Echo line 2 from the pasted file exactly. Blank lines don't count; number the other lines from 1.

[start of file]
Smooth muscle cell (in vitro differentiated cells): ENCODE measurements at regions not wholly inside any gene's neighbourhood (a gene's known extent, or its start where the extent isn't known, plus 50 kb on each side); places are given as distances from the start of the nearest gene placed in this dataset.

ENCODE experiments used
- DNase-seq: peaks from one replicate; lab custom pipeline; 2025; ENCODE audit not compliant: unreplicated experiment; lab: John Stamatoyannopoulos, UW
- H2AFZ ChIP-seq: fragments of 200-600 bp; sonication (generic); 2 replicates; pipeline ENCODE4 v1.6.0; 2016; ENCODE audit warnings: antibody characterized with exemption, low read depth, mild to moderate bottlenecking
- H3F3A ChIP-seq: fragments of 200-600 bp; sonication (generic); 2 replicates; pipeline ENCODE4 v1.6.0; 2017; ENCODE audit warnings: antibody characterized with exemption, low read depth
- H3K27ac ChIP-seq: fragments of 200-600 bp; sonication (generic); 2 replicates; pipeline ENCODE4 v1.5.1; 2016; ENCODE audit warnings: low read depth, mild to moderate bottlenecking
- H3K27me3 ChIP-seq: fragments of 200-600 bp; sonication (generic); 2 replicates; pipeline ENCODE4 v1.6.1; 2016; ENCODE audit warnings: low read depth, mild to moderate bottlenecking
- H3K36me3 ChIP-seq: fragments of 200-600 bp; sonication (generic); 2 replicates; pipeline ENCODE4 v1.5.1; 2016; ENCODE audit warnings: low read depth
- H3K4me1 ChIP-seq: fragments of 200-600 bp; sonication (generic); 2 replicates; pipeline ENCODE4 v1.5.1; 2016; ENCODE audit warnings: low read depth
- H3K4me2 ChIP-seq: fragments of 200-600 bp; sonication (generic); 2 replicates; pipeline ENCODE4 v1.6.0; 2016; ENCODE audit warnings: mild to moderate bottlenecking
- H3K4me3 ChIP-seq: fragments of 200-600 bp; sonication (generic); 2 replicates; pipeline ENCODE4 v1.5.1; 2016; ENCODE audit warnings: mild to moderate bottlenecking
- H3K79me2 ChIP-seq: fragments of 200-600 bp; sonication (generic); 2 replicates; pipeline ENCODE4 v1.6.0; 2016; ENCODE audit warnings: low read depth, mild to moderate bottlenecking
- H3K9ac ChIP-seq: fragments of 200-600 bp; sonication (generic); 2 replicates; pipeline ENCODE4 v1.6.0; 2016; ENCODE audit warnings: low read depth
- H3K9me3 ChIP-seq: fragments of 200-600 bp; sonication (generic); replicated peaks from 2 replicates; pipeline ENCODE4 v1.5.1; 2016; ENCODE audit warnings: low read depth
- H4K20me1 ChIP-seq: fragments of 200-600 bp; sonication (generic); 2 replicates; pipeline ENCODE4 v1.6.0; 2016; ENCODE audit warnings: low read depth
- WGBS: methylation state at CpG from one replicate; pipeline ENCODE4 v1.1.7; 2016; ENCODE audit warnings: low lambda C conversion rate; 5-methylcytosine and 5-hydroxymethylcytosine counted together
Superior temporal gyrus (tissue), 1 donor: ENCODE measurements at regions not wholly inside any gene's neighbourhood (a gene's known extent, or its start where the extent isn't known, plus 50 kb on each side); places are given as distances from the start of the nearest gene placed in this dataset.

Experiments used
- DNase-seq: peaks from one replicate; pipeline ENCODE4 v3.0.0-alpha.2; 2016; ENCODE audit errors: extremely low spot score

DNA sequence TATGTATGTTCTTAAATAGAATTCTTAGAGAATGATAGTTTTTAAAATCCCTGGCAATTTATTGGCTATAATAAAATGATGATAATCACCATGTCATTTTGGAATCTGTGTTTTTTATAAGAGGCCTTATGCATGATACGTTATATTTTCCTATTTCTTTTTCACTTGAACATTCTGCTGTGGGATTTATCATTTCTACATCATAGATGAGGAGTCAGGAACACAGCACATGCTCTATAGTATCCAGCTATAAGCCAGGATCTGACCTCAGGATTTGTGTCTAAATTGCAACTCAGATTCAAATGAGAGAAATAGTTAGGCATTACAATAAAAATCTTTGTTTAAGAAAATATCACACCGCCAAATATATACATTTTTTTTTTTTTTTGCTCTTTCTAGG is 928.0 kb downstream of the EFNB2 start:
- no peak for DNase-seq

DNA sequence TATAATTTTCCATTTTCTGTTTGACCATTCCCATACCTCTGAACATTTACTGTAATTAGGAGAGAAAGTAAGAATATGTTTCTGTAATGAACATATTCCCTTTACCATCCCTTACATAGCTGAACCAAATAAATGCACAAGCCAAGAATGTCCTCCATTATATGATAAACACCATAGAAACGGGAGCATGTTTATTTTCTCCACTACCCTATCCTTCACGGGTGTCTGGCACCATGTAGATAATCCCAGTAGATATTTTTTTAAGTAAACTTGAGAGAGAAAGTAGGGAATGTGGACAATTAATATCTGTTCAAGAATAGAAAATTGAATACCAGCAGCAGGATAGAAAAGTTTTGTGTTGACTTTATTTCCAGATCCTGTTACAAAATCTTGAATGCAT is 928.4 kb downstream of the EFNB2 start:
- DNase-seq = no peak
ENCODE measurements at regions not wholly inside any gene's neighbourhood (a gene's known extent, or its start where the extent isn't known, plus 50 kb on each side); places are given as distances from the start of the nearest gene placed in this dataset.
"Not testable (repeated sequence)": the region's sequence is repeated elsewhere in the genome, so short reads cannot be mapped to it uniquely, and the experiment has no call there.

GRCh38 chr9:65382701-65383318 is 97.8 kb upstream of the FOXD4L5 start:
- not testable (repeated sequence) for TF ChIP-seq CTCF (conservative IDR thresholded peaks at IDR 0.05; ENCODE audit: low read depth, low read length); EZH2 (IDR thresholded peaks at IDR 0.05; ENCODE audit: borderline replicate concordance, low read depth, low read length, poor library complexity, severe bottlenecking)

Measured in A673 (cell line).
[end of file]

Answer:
ENCODE experiments used